What is it?
Dupuytren’s disease is the thickening of the fascia beneath the skin in the palm of the hand. The fascia is like a think canvas which acts to protect the vital structures in your hand and also to firmly keep hold of overlying skin – preventing it sliding and tearing off. The thickening of the fascia causes a contracture of fingers known as Dupuytren’s contracture. Note that the finger tendons lie deep to the fascia and are NOT involved in the disease.
Who gets it and what causes it?
There is thought to be a genetic component to the condition, as it seems to run in families and affect people of Northern European ancestry (Vikings)! There is also a link to certain conditions such as excessive alcohol consumption and diabetes, which may trigger the development of the condition. Typically men over 40 years of age are affected.
What are the signs and symptoms?
Pits, lumps and thickening are noted within the palm. At a later stage thick cords develop extending from the palm into the fingers, which cause the characteristic contracture of the fingers. Typically the ring and little fingers are affected. Difficulties are noted with carrying out one’s daily activities such as shaking hands, wearing gloves and washing your face.
Other regions of the body including the knuckles, the soles of the feet and the penis may be affected by a similar disease process.
What tests will I need?
The diagnosis can usually be made with a consultation, involving a medical history and clinical examination. No specialised tests are needed.
What is the treatment?
In mild cases, it may be that no treatment is necessary, however should the condition be more severe there are a few treatment options.
Injection therapy: Collagenase injections can weaken the fascia that is responsible for the formation of the thick cords within the palm in Dupuytren’s. Following the injection, a day or two is allowed to elapse to give time for the collagenase to act before the finger is straightened out.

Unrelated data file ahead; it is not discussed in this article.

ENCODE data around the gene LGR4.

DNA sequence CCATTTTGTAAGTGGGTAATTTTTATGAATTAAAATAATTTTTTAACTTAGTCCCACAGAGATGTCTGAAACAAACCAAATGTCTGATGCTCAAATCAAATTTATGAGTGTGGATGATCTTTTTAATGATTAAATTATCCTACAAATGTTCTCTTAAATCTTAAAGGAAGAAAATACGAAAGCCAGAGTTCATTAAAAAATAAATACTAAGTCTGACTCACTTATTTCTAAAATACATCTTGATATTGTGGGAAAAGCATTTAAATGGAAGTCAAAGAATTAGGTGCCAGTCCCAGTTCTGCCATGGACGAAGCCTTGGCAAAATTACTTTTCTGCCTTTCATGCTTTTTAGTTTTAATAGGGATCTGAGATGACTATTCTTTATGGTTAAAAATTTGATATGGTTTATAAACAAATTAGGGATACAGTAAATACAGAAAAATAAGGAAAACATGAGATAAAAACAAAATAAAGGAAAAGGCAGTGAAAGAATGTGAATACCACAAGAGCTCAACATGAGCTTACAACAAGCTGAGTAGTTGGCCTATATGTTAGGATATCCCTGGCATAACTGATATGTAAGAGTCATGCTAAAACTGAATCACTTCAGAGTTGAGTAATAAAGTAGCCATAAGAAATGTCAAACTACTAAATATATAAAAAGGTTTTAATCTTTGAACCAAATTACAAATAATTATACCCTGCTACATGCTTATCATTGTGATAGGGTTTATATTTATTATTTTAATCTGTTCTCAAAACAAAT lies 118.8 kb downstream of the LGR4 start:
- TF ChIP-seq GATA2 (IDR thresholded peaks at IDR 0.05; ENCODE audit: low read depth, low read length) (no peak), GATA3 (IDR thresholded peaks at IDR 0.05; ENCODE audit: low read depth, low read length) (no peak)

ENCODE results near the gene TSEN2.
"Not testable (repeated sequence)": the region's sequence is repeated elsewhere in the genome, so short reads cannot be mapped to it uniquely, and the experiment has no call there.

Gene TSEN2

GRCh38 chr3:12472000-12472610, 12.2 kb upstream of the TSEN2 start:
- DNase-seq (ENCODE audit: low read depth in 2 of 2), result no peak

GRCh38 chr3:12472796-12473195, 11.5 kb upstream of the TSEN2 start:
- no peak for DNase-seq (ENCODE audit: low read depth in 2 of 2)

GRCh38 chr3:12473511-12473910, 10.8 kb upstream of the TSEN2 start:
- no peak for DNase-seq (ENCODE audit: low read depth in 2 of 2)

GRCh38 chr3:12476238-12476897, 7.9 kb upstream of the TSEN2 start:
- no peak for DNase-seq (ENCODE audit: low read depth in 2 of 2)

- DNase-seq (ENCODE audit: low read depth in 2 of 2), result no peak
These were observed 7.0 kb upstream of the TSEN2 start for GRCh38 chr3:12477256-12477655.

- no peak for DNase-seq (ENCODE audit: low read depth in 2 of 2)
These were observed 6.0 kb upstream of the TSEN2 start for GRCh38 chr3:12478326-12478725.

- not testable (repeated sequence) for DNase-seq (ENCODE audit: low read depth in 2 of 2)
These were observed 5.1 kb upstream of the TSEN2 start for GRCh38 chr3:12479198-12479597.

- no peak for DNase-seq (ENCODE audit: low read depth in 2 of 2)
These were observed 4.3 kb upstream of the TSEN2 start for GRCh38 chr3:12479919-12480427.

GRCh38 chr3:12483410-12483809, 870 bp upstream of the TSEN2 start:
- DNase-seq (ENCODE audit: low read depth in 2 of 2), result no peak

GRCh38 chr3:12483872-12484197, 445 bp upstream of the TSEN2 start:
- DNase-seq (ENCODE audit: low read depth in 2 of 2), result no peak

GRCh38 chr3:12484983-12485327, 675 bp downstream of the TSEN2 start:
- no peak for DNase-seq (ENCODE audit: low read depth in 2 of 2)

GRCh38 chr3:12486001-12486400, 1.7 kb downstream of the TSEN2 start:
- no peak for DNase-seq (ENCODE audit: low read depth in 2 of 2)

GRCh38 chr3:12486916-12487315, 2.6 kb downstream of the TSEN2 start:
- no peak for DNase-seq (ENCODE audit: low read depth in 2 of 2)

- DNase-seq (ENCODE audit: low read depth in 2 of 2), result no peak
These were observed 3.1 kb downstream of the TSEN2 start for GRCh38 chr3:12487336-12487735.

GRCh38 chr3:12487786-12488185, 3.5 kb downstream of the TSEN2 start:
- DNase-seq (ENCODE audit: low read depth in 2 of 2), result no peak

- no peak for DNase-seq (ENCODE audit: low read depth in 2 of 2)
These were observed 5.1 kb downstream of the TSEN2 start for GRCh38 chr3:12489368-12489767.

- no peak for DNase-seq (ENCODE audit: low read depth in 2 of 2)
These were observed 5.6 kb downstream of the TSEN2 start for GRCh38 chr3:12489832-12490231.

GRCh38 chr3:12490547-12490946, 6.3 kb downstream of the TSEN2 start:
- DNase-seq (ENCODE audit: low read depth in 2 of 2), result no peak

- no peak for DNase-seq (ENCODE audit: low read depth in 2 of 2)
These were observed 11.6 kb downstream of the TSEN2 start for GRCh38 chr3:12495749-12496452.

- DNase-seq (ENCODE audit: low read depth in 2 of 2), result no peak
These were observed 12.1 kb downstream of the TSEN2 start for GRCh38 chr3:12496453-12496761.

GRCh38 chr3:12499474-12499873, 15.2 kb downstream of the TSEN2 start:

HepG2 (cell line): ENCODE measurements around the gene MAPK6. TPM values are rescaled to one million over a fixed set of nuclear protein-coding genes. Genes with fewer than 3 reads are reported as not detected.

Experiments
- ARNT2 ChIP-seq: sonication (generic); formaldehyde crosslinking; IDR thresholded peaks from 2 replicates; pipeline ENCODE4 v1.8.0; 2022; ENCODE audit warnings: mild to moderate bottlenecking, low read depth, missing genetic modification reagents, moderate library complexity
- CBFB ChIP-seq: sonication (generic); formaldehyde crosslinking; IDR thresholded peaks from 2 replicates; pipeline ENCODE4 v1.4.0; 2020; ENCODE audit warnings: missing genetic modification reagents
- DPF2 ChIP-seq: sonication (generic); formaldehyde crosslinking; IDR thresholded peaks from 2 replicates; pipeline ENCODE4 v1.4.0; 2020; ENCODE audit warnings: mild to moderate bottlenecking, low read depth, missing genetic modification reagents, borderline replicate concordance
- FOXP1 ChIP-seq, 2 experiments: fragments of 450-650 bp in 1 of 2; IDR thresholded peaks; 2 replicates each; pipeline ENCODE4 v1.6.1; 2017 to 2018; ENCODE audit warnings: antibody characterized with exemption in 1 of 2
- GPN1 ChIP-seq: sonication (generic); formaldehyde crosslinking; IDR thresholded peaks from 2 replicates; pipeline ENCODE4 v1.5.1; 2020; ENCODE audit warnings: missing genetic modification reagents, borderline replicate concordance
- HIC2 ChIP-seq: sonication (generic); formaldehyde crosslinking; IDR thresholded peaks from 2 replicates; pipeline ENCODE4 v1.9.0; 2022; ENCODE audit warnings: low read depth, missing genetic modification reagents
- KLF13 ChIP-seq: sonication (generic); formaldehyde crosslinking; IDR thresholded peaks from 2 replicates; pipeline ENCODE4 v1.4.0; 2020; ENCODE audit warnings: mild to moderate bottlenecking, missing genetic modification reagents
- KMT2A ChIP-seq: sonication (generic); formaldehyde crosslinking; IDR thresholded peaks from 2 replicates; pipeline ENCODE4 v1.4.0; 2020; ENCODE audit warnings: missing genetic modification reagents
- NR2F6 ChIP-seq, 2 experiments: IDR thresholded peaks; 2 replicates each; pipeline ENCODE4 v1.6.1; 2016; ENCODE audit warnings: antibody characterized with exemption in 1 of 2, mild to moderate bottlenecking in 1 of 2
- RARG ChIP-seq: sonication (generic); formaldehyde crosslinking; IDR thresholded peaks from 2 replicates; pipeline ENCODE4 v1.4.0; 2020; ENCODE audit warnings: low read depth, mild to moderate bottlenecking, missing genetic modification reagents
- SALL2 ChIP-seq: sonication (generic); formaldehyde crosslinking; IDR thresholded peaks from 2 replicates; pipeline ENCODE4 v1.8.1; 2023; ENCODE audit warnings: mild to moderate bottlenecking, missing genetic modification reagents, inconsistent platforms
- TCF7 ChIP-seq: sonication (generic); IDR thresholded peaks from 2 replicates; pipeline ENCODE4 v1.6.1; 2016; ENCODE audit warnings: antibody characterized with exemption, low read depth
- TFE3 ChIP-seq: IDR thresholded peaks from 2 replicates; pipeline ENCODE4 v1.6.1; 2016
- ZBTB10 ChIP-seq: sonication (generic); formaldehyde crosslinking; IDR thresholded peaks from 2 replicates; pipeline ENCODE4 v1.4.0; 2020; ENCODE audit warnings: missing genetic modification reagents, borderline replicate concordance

Needle aponeurotomy (needle fasciotomy): involves cutting the thickened cords using a needle. This, like collagenase injections can be performed in the clinic.
In the more severe cases open surgery may be indicated. (see below)
What does the surgical treatment involve?
Surgery aims to remove the thickened fascia allowing the finger(s) to be straightened.
Mr. Naqui performs Dupuytren’s surgery at a number of hospitals around Manchester (see Hospitals page). The surgery usually lasts anything between 20 minutes to up to 2 hours depending on the extent of the disease. It is usually a day case procedure requiring local, regional or general anaesthetic (see FAQs page). The surgical scar is usually a zig-zag pattern extending from the palm into the base of the finger. Fine stitches will be used to close the wound. A bandage may be placed over the stitches. It is possible that a skin graft may be placed over the wound to reduce the chances of the contracture reappearing. The possible need for a skin graft will be discussed with you at the time of your consultation, well before surgery.
What happens after the surgery?
Taking simple painkillers such as paracetamol regularly for the first 2 days after the operation will help to relieve any post-operative pain. Your dressing will be reduced within 5 days. Stitches will be removed at 10-14 days after the operation either at your GP or at the hand clinic.
Finger exercises should be performed as directed by Mr. Naqui or the hand therapist. You may also be advised to wear a hand splint to minimise the chances of the condition reappearing.
When I can return to normal activity (work, driving, sports)?
If you perform heavy lifting at work it is advised to stay off work for 4-6 weeks; otherwise a period of 1-2 weeks off work is recommended to allow you to recover.
You are not advised to drive for at least 1 week after surgery.
Mr. Naqui will discuss your return to sport with you, depending upon your needs.
What are the complications of surgery?
Complications of Dupuytren’s surgery can include infection and rarely nerve injury. Sometimes complete removal of the contracture may not be possible and a residual contracture may still be apparent post-operatively. This is particularly noted in patients with contractures affecting the middle or end joints of the finger. Additionally, the contracture can recur, but should this occur, it infrequently requires further surgery.